- 2) Shackleton's Voyage of Endurance
- Visit several of the Polar Region
websites, then select and complete one or
more of these activities.
- Follow an Antarctic Voyage.
Read current reports from the TEA
Explore other recent Antarctic
- Survive at the Poles. Could you
survive in Antarctica? Take the Weather
Plan the food you would need to survive
fact file/science/food.htm). Create a
plan for your own "armchair"
- Write a Newspaper. Read an
issue of (1) The Antarctic Sun
(2) The New South Pole Times
and (3) The Antarctic (http://www.usatoday.com/weather/antarc/acoldsci.htm)
to learn about what's happening in the
Antarctic right now. Take the most
important events from the past few issues
and create your own Antarctic newsletter.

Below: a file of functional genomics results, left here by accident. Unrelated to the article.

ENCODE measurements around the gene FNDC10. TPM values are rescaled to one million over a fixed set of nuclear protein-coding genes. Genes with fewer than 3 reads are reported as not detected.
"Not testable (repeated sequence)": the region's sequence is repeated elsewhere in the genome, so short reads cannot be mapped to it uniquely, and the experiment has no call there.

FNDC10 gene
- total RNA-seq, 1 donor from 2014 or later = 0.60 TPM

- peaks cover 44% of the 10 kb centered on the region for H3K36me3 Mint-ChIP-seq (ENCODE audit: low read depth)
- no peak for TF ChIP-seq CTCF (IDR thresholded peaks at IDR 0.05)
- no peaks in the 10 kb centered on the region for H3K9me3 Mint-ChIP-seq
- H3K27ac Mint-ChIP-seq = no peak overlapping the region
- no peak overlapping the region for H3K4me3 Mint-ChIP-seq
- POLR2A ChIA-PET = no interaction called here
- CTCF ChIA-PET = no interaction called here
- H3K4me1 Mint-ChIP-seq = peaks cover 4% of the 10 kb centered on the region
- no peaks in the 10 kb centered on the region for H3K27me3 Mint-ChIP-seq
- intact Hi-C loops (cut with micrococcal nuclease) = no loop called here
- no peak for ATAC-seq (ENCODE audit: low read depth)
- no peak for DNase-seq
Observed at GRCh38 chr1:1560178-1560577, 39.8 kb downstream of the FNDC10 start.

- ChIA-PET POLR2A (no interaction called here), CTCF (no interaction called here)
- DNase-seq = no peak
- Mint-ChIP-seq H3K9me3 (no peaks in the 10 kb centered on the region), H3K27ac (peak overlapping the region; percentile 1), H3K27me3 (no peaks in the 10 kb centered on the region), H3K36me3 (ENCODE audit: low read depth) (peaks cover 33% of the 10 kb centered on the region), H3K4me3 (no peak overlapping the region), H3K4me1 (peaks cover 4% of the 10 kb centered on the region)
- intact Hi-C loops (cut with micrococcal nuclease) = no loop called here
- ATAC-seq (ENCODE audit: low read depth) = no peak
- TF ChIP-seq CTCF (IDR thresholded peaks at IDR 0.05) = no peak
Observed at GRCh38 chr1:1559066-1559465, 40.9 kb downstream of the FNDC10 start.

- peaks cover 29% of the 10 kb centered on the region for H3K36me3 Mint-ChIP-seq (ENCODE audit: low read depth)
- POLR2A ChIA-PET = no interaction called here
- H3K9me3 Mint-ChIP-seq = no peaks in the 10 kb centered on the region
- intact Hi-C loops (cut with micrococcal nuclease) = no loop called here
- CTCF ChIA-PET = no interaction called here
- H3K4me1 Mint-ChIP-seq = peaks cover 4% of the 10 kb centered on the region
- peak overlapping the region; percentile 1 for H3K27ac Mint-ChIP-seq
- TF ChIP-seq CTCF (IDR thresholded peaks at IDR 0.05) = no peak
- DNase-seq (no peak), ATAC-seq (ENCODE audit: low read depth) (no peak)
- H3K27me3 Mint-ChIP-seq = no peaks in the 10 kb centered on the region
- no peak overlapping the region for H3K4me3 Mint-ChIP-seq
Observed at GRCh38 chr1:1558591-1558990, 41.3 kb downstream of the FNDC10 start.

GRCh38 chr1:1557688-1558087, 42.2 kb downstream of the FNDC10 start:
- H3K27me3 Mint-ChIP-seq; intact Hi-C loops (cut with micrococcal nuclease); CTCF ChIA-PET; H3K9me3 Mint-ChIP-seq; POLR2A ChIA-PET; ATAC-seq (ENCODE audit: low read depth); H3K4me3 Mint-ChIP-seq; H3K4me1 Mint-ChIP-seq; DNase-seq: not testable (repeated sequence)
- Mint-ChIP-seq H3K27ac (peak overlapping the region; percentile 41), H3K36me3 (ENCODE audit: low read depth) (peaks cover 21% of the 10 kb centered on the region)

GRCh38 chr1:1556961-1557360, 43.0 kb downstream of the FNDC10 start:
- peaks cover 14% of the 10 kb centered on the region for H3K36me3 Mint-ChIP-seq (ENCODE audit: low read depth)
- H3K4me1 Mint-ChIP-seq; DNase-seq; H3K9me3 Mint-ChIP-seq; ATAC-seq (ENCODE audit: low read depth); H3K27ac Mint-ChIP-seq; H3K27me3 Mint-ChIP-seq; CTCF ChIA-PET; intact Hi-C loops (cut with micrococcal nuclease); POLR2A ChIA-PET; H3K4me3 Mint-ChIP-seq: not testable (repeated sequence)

Be sure to check out their cartoons and
- Create a Trivia Game. Use the
following trivia sites: (1) Did You
and (2) IceTrek (http://www.adventure-network.com/subpage.asp?navid=3&id=21).
Create a polar regions game.
- Dress for the Poles. What would
you wear for a trip to the poles? Try the
Dressing for the Weather (http://www.secretsoftheice.org/explore/dress.html)
activity. Create a life-sized poster
showing what you would wear to the poles
- Be a Weather Watcher. Check out
the (1) Understanding Antarctic Weather
and (2) Antarctic Weather
Look at the (3) Mawson Station Webcam,
to see a recent photo. Record the weather
where you live and compare it to the
weather in Antarctica. What's the
- Write an Adventure. Use the